TORONTO/MONTREAL (Reuters) - Quebec will invest $1 billion in Bombardier Inc’s (BBDb.TO) CSeries jets in return for a near 50 percent stake in the struggling project, the government of the Canadian province said on Thursday, in what some called a risky gambit to protect jobs.
Shares of Bombardier fell 17 percent to close at C$1.33 on the Toronto Stock Exchange as the company burnt through $816 million in the third quarter due to weaker order flows.
“It’s a risky situation, but it’s a two-way street,” Quebec Economy Minister Jacques Daoust told reporters. “We took it from the positive side ... Bombardier could’ve abandoned the CSeries program. They could have said ‘forget it.’”
Quebec’s aerospace sector is closely tied to Bombardier, whose 18,000-strong workforce in the province is largely focused on aerospace. The company also helps support many smaller vendors and suppliers. Daoust said the company accounts for about 40,000 direct and indirect jobs in Quebec, with average salaries almost double the provincial average.
“I cannot abandon the aerospace industry,” said Daoust.
DBRS Quebec debt analyst Travis Shaw said Quebec’s investment was “not unmanageable” but more information was needed to gauge whether it could affect plans to balance the province’s 2015/16 budget.
“It’s not clear whether the money right now is coming from an existing account that’s already been budgeted for or whether this is coming from an entirely new funding,” he said.
Bombardier’s narrow-body CSeries line of jets, set to compete against Boeing Co’s (BA.N) 737 planes and Airbus Group’s (AIR.PA) A319 and A320 jets, have been delayed for years and are billions of dollars over budget.
Struggles with the CSeries project have left Bombardier saddled with over $9 billion in debt. Bombardier has been looking at a range of options to raise cash, including sale of a stake in the CSeries and of a minority stake in its rail arm. Bombardier Chief Executive Alain Bellemare said an announcement on that is expected before the end of the year.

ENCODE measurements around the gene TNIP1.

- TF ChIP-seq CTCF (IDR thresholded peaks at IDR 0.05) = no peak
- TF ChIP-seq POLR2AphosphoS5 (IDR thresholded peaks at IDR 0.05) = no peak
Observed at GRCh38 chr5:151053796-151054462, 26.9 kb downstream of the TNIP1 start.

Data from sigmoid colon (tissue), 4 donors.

Talks with Airbus around a joint venture on the CSeries fell apart this month.
Quebec’s support may raise an outcry from Brazil’s Embraer SA (EMBR3.SA), which has lodged complaints in the past about government backing for its rival Bombardier and the CSeries.
Bombardier lost $4.6 billion, or $2.20 a share, in the third quarter, compared with a net income of $74 million, or 3 cents a share, a year ago.
The loss was tied mainly to non-cash charges on the CSeries and on its Learjet 85 program, which is being mothballed. Bombardier, whose market cap has cratered amid its troubles, has already delayed the entry into service on its new Global business jet.
Asked how Bombardier had reached the point where it was forced to write off more than its market value, Bellemare said it had taken on too many new projects, each needing cash at the same time as deposits dried up due to weaker sales.
“We had multiple programs running in parallel and that was very challenging for an organization of our size,” he told analysts on a conference call, adding that Bombardier was now more focused.
Excluding one-time items, Bombardier had break-even earnings. On that basis, analysts polled by Thomson Reuters had expected a profit of 3 cents.
Quarterly revenue fell 16 percent to $4.14 billion.
Additional reporting by Sneha Banerjee in Bengaluru; Editing by Bernadette Baum and David Gregorio